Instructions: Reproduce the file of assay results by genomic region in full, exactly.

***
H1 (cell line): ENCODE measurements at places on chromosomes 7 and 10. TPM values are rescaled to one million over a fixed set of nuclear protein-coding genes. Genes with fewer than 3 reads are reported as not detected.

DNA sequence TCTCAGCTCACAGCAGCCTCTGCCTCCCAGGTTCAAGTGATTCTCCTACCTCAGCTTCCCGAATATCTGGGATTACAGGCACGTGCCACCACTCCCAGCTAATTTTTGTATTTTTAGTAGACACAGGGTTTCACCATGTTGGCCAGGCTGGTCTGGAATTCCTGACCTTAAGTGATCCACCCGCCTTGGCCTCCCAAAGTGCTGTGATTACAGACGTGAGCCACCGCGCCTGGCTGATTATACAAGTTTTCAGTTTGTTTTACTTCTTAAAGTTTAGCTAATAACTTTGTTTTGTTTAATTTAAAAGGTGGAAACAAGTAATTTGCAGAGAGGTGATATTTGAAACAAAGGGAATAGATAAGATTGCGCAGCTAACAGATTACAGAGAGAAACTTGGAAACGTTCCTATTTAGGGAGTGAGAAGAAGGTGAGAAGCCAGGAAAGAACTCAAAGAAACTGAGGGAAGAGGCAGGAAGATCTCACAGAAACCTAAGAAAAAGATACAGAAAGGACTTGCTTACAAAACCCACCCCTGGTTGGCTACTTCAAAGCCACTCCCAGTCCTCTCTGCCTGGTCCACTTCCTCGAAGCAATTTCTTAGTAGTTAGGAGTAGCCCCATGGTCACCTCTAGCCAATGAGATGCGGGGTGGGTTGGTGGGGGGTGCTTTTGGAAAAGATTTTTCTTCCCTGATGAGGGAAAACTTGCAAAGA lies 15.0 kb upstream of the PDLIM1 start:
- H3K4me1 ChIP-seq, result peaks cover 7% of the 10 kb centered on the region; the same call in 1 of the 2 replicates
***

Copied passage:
H1 (cell line): ENCODE measurements at places on chromosomes 7 and 10. TPM values are rescaled to one million over a fixed set of nuclear protein-coding genes. Genes with fewer than 3 reads are reported as not detected.

DNA sequence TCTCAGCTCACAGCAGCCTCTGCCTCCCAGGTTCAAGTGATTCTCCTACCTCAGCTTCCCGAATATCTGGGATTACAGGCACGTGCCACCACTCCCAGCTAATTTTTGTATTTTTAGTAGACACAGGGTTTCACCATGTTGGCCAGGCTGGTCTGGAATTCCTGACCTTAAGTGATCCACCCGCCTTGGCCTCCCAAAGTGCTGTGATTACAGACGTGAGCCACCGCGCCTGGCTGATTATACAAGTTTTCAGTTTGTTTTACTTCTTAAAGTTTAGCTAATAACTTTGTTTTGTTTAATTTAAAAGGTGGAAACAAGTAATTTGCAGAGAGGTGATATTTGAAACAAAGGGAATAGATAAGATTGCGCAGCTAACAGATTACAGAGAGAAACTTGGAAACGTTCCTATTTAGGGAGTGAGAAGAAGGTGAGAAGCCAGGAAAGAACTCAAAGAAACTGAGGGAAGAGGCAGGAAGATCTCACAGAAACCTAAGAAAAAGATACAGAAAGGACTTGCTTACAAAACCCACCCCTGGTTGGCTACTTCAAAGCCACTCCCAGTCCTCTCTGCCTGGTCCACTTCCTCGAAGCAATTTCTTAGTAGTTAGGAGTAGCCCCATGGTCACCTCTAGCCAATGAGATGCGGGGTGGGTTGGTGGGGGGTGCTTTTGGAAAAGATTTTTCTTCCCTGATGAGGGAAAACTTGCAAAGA lies 15.0 kb upstream of the PDLIM1 start:
- H3K4me1 ChIP-seq, result peaks cover 7% of the 10 kb centered on the region; the same call in 1 of the 2 replicates